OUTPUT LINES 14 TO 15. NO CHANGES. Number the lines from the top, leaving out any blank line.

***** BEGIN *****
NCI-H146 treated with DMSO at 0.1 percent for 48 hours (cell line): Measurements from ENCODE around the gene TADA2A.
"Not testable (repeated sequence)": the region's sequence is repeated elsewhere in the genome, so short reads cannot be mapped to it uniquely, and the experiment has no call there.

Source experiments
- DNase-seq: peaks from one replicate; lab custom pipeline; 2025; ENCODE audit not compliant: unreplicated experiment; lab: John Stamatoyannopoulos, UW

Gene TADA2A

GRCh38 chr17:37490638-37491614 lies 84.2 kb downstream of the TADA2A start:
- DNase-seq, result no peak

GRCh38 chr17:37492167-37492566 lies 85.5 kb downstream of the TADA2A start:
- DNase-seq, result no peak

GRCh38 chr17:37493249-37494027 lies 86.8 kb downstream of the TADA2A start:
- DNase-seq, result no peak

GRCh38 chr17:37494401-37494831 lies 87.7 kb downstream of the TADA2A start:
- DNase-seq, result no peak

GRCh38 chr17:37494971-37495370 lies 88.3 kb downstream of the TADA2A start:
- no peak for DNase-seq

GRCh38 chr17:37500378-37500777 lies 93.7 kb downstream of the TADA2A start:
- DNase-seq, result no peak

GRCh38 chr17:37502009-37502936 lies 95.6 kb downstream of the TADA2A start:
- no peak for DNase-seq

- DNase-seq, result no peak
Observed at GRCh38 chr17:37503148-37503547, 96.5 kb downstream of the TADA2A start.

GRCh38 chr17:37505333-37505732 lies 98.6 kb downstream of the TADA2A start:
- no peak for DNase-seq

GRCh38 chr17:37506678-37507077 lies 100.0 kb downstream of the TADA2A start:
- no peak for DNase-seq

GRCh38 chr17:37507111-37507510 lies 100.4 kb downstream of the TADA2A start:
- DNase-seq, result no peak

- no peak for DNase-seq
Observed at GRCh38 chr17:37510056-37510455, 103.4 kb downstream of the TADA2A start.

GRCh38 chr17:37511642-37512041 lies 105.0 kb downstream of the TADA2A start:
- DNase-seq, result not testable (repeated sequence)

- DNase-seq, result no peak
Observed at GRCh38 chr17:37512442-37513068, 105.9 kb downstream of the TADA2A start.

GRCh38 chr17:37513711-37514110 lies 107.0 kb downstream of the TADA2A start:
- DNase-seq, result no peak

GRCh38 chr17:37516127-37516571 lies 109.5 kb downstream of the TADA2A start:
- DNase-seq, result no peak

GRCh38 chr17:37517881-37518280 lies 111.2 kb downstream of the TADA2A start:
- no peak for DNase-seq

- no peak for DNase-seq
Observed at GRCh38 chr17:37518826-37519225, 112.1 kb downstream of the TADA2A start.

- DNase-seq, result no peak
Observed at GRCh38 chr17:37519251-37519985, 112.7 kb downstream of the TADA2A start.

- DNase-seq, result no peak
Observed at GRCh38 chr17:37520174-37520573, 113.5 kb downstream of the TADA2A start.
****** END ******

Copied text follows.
GRCh38 chr17:37494971-37495370 lies 88.3 kb downstream of the TADA2A start:
- no peak for DNase-seq